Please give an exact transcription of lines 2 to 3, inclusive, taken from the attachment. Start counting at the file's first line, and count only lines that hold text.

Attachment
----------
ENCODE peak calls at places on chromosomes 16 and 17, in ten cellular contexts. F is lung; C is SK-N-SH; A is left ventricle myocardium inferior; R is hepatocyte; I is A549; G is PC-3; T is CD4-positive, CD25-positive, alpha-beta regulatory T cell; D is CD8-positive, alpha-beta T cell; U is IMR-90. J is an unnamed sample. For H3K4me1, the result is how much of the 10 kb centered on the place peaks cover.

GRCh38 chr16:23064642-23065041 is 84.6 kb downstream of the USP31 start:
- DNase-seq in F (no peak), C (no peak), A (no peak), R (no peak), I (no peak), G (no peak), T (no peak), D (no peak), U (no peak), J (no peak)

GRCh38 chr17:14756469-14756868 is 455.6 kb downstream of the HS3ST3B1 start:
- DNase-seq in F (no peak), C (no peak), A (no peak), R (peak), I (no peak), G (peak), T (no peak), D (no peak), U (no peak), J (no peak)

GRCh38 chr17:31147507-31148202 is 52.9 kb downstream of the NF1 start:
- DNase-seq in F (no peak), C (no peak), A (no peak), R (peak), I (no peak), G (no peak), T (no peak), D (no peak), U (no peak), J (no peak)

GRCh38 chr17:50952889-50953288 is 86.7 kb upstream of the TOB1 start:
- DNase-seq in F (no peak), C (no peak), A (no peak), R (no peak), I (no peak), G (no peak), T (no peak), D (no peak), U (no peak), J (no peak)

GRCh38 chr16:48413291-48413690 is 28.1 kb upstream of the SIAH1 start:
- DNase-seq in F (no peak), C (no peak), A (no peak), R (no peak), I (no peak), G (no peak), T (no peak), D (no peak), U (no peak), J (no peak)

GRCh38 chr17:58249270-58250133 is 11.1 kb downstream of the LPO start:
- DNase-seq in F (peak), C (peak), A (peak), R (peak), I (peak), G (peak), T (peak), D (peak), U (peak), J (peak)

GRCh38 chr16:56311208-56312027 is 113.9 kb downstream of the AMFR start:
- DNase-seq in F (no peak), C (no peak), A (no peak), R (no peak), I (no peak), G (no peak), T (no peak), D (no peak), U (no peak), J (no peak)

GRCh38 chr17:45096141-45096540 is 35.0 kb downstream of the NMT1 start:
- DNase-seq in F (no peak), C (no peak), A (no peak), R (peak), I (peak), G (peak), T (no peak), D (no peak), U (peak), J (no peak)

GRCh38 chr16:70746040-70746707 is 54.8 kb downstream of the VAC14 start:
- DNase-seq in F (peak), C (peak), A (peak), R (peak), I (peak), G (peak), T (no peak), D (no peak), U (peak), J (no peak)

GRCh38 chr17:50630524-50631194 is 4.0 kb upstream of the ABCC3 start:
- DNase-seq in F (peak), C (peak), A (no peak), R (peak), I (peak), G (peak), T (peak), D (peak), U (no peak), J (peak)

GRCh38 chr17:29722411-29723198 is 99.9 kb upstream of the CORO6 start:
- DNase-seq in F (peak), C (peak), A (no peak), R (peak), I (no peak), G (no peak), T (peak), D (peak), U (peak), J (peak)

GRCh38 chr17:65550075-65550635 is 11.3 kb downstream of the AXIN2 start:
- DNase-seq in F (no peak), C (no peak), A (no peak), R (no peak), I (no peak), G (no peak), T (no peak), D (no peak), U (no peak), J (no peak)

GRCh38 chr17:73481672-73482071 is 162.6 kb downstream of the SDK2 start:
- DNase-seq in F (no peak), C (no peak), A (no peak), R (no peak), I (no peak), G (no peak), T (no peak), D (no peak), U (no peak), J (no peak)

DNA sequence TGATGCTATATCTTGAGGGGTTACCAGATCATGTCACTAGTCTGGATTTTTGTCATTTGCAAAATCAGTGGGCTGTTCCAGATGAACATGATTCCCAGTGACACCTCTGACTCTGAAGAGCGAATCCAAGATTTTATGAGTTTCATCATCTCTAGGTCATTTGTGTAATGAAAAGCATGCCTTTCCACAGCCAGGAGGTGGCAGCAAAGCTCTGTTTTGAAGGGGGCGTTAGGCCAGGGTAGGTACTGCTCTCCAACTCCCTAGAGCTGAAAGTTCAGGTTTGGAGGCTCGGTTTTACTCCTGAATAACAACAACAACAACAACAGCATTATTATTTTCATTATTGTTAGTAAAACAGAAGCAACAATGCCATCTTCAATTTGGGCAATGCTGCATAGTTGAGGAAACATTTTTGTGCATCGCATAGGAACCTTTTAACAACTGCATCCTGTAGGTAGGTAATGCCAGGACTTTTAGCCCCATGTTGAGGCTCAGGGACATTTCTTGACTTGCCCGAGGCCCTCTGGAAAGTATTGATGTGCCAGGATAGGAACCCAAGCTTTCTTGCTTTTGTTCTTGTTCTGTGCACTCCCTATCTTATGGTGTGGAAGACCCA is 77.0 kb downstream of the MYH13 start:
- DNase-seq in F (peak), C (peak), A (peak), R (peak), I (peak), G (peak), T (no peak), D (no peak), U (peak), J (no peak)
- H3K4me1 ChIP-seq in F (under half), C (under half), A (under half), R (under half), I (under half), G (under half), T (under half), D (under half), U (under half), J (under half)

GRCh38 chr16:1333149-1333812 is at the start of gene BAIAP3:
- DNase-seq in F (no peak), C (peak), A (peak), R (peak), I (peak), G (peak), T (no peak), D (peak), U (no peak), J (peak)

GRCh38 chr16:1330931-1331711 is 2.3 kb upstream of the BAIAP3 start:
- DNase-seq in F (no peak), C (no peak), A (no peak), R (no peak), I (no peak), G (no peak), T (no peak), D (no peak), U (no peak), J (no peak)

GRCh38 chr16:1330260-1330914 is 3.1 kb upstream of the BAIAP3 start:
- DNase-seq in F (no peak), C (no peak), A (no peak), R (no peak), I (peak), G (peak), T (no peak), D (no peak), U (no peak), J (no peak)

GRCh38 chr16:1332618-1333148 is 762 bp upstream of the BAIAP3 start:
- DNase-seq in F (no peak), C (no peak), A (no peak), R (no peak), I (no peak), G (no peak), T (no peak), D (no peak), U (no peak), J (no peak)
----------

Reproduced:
GRCh38 chr16:23064642-23065041 is 84.6 kb downstream of the USP31 start:
- DNase-seq in F (no peak), C (no peak), A (no peak), R (no peak), I (no peak), G (no peak), T (no peak), D (no peak), U (no peak), J (no peak)